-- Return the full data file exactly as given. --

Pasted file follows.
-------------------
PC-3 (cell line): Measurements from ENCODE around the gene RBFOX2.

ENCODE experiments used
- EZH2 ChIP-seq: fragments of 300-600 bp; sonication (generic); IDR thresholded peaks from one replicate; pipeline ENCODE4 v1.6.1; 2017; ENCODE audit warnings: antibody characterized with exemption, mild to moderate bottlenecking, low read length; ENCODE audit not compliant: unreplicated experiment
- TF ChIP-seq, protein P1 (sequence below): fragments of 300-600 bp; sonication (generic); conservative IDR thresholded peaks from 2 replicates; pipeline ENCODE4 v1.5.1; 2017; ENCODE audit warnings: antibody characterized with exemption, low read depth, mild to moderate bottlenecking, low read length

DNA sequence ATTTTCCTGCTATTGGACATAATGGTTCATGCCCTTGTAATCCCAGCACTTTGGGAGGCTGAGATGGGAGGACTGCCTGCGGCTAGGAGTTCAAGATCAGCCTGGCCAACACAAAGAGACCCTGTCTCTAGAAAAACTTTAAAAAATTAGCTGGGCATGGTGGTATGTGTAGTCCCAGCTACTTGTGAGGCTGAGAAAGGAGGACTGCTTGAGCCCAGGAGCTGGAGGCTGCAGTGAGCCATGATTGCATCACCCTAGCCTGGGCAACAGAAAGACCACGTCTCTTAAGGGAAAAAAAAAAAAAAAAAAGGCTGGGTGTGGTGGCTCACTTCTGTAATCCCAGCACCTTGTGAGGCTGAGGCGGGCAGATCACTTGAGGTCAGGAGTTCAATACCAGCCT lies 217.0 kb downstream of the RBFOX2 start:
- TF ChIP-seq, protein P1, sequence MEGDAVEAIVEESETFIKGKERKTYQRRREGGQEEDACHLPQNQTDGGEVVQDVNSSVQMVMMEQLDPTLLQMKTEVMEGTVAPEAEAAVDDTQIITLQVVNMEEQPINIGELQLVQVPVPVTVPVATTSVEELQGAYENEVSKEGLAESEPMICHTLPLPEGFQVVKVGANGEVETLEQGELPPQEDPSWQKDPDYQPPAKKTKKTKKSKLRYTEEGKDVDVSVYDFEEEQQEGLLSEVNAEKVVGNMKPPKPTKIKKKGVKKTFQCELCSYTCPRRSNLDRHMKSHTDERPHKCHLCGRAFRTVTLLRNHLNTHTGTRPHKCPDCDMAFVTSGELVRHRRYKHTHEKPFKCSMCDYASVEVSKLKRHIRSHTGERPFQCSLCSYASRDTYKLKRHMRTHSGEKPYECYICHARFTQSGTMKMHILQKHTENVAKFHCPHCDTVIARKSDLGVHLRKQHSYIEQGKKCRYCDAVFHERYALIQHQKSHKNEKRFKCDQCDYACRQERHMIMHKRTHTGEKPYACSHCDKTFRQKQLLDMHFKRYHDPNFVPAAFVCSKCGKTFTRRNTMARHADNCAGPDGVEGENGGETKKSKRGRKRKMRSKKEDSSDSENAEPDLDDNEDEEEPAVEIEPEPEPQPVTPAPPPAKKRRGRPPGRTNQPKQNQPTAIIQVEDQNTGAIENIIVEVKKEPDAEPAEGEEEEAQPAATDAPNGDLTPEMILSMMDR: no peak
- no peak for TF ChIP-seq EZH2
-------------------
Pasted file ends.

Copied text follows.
PC-3 (cell line): Measurements from ENCODE around the gene RBFOX2.

ENCODE experiments used
- EZH2 ChIP-seq: fragments of 300-600 bp; sonication (generic); IDR thresholded peaks from one replicate; pipeline ENCODE4 v1.6.1; 2017; ENCODE audit warnings: antibody characterized with exemption, mild to moderate bottlenecking, low read length; ENCODE audit not compliant: unreplicated experiment
- TF ChIP-seq, protein P1 (sequence below): fragments of 300-600 bp; sonication (generic); conservative IDR thresholded peaks from 2 replicates; pipeline ENCODE4 v1.5.1; 2017; ENCODE audit warnings: antibody characterized with exemption, low read depth, mild to moderate bottlenecking, low read length

DNA sequence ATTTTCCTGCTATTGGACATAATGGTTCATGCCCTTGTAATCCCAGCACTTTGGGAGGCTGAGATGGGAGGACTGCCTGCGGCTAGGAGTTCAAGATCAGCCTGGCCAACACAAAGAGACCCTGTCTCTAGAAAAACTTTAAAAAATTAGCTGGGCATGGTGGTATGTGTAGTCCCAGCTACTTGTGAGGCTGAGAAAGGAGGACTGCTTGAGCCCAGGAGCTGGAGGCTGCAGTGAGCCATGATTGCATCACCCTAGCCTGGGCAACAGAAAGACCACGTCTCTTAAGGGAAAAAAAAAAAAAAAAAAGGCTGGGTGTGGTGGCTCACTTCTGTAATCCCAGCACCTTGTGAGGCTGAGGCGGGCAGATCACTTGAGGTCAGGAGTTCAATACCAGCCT lies 217.0 kb downstream of the RBFOX2 start:
- TF ChIP-seq, protein P1, sequence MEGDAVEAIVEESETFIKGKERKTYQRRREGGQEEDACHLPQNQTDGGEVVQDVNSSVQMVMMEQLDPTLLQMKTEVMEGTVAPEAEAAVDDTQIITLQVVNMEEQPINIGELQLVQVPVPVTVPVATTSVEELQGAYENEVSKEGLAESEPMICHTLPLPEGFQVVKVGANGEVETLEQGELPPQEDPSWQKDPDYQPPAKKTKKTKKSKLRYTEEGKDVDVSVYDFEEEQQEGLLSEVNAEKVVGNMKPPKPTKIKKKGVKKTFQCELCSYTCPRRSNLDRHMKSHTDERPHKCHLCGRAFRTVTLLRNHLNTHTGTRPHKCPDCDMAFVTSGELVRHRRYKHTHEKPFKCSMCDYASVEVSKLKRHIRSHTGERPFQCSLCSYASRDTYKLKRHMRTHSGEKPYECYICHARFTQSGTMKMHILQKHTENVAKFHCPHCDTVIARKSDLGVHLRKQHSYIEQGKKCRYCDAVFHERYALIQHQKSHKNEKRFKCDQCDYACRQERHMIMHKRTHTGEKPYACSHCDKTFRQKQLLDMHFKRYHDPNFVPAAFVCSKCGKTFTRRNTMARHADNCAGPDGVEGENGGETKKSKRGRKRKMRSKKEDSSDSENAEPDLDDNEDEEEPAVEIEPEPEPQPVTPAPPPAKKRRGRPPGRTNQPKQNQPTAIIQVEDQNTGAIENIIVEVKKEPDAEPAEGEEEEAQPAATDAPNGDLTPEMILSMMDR: no peak
- no peak for TF ChIP-seq EZH2